/ 28 January 2010

Sexwale: New strategy to fix housing problems

Human Settlements Minister Tokyo Sexwale assured MPs on Thursday that the problems of faulty construction that have been found in low-cost housing projects “are a drop in the ocean”.

He told the human settlements portfolio committee that 2,3-million houses have been built and only 40 000 now need to be reconstructed or rectified, though he added that one house coming down is an entire failure.

Butch Steyn, for the Democratic Alliance, took issue with the total of 2,3-million houses built, saying that the figure really only refers to subsidies paid out, and not to houses actually built. Sexwale agreed with him and promised that his department would “dig deep” into the statistics available from provincial departments to get to the right figure.

Explaining a new vision for his ministry, which was demonstrated to and approved by the Cabinet lekgotla (meeting) last week, and which will figure in both the president’s State of the Nation address, and his own budget speech, Sexwale said that “Silos will be brought down”.

He said that he can’t go from one ministry to another knocking on doors

“This Cabinet lekgotla has got a strategy, details of which I can’t give you, so that I don’t have to go from one door to another negotiating with ministers. Silos have been brought down.”

He said this was a lesson learned from the private sector. “It doesn’t allow for silos, otherwise you lose the company, let alone profits.

“The strategy of Cabinet is to make sure we have an over-arching approach. You can’t integrate when you have got Chinese walls between departments. Or silos.”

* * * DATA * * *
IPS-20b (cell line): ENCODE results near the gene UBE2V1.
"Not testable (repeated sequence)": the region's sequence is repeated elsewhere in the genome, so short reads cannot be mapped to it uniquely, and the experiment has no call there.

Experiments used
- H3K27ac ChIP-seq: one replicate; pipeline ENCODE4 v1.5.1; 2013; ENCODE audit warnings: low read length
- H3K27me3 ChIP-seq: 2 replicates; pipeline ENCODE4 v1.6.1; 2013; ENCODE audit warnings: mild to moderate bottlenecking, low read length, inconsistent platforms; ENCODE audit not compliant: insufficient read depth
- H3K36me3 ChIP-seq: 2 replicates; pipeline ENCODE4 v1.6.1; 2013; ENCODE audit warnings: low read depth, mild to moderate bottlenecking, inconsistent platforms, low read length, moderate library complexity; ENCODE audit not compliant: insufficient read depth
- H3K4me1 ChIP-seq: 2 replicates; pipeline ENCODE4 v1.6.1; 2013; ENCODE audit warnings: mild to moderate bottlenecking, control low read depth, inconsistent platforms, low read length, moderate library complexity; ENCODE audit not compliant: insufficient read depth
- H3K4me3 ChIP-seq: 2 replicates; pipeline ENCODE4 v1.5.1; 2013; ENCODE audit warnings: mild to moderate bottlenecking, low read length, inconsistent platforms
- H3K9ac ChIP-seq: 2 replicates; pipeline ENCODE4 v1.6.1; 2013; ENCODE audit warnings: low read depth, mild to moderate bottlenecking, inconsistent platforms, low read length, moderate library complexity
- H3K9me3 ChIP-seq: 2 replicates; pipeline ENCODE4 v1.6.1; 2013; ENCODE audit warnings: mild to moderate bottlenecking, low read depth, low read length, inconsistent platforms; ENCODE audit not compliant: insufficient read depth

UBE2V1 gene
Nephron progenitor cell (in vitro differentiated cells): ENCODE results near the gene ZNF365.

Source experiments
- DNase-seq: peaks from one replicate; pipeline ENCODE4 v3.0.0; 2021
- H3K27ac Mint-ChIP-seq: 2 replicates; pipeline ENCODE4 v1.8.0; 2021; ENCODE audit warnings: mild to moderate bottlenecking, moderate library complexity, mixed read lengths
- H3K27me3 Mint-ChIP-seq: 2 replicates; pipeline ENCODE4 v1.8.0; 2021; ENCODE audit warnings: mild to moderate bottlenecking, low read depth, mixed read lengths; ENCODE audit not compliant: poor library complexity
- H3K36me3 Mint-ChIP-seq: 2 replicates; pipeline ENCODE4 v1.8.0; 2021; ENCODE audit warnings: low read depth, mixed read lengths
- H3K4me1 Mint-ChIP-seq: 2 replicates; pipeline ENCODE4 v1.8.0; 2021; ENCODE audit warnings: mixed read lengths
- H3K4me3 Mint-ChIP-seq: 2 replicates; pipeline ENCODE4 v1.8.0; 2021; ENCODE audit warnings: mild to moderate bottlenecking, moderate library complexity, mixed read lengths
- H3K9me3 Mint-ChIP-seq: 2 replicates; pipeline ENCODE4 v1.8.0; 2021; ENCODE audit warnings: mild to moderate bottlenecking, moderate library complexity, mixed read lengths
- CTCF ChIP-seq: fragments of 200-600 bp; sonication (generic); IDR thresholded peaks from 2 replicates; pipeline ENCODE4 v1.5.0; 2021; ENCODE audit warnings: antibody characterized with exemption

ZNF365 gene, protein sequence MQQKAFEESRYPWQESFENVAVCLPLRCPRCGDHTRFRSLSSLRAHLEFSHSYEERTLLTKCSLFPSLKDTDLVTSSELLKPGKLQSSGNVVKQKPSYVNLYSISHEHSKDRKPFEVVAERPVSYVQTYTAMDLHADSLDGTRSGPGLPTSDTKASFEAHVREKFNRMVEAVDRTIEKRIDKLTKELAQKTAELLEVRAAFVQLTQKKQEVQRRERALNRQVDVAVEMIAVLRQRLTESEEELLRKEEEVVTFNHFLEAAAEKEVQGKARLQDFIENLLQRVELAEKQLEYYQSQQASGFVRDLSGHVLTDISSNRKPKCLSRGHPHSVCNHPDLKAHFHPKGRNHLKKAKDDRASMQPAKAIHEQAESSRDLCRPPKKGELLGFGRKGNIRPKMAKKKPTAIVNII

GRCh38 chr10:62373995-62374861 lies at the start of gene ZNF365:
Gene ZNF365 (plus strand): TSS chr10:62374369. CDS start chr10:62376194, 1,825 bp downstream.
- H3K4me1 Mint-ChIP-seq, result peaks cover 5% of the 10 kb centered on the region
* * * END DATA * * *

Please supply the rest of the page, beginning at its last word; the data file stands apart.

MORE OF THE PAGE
He said he will be working with Sicelo Shiceka, the Cooperative Governance Minister, making sure that land is made available for housing.

The minister also defended his predecessor at the department, Lindiwe Sisulu, over the N2 Gateway housing project in Cape Town. Saying she was brave to have taken it on, he explained that it was a pilot project for the rest of the country, and that mistakes were made. “We have learned a lot from those mistakes,” he said.

One of the mistakes now being rectified was to have excluded the city of Cape Town from the project. The city is now being brought back into it. A letter has been sent to Dan Plato – the mayor of Cape Town — letting him know.

“Helen [Zille – the Western Cape premier] and I are working very closely on this,” he said. “That is why we agreed that Plato must come back.”

Describing the problems that his department faces as “as bad as Haiti”, he told MPs that there was a backlog of 2,1-million houses that needed to be built. But the rapid growth of urbanisation is making problems worse. He said that there are 2 629 informal settlements around the country at present. “In 1994 there were 300,” he said. These are people who live in bad conditions but ran away from worse ones. “They are refugees,” he said. — I-Net Bridge